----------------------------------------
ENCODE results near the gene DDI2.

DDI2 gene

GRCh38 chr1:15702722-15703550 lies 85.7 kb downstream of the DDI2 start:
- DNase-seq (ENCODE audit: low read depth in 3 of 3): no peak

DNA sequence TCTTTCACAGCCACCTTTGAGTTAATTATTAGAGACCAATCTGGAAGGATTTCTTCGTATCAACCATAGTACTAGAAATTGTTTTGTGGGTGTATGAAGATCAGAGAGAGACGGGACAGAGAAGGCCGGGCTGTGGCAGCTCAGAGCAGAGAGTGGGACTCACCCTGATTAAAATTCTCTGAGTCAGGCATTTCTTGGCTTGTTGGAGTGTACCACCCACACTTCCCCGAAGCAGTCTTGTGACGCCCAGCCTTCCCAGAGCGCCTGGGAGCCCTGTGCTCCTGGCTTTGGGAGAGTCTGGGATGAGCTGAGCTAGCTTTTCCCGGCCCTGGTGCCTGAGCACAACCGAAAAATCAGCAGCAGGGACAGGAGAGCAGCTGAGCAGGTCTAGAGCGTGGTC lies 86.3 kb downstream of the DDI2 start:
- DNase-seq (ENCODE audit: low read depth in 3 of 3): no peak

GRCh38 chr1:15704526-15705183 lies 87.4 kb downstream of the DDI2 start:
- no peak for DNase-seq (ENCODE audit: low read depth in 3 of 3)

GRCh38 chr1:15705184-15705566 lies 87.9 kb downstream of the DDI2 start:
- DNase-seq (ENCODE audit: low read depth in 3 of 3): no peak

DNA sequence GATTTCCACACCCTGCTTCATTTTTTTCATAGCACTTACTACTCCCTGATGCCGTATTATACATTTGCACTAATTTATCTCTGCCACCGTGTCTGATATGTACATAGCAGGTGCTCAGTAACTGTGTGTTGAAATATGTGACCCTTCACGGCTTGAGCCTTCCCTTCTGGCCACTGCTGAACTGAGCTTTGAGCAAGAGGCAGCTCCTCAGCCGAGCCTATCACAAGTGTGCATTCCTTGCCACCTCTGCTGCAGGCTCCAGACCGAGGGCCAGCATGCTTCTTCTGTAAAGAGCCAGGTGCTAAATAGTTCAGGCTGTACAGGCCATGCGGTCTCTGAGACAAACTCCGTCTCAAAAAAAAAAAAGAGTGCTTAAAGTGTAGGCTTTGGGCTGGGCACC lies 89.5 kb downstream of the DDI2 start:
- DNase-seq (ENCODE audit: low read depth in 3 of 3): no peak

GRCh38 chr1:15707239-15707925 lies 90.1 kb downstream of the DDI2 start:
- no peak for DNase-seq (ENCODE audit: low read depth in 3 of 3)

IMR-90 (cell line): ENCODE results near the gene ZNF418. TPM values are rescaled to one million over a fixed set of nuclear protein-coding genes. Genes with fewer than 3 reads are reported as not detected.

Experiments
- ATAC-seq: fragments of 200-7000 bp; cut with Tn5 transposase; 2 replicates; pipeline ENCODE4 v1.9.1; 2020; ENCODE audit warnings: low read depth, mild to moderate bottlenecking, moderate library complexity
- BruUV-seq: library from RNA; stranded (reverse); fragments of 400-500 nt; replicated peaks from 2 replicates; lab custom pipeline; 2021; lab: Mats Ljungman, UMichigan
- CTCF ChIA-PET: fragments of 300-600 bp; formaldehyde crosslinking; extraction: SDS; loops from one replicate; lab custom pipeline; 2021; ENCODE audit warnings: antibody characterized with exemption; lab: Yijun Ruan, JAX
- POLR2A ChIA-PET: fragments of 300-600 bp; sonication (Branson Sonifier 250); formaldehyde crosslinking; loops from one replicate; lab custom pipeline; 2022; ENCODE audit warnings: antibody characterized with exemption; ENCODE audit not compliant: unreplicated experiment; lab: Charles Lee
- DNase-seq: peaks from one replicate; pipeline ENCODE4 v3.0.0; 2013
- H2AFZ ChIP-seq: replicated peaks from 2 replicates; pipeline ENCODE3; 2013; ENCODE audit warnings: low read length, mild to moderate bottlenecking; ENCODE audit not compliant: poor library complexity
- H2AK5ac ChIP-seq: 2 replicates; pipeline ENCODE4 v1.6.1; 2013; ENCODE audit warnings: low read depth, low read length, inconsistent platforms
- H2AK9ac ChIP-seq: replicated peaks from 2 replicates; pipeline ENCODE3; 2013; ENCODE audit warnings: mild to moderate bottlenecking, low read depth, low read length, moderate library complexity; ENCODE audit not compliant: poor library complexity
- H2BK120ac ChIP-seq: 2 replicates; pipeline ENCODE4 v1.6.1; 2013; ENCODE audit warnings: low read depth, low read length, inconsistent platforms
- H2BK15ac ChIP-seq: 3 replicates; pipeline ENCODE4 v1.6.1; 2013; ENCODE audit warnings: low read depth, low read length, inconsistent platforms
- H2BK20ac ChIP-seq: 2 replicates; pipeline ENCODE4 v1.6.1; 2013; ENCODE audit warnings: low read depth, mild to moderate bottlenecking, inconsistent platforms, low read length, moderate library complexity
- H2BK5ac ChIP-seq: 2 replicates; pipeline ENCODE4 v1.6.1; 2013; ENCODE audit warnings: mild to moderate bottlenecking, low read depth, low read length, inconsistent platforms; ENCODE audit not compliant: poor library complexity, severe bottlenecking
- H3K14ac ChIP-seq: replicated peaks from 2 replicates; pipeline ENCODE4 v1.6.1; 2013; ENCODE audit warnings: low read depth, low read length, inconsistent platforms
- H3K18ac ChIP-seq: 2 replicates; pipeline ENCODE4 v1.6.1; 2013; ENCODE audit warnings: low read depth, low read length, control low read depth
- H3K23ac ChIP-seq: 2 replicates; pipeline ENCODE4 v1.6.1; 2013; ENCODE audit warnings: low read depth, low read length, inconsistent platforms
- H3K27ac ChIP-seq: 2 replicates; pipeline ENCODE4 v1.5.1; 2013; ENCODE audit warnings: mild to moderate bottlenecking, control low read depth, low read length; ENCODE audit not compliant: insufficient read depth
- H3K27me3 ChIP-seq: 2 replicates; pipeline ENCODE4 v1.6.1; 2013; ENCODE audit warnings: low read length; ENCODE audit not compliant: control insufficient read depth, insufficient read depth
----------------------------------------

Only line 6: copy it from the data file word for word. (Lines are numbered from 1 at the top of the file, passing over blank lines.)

- DNase-seq (ENCODE audit: low read depth in 3 of 3): no peak